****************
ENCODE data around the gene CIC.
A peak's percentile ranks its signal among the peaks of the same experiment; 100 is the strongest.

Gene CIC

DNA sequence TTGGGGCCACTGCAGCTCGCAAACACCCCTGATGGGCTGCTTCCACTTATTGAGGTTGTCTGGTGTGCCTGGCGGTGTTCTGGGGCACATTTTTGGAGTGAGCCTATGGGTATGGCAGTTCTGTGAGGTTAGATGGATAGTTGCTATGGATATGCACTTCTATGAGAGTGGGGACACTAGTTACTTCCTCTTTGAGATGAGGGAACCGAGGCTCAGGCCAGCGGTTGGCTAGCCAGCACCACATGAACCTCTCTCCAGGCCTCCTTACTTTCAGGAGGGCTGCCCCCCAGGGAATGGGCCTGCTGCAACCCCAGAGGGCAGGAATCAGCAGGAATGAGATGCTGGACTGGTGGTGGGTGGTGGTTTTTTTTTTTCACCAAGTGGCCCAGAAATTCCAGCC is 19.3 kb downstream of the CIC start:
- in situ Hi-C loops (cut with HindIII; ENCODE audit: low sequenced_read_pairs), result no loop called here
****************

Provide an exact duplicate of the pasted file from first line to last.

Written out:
ENCODE data around the gene CIC.
A peak's percentile ranks its signal among the peaks of the same experiment; 100 is the strongest.

Gene CIC

DNA sequence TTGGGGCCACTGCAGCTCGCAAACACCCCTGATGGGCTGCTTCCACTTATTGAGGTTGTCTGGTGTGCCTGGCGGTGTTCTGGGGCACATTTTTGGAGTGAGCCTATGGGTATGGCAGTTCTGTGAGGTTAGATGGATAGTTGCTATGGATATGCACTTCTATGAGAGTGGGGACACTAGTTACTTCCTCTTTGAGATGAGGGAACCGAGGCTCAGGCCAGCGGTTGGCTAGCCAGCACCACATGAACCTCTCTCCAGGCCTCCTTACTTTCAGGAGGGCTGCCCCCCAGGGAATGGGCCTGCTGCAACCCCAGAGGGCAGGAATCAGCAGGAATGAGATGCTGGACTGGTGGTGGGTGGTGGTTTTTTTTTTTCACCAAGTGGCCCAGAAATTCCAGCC is 19.3 kb downstream of the CIC start:
- in situ Hi-C loops (cut with HindIII; ENCODE audit: low sequenced_read_pairs), result no loop called here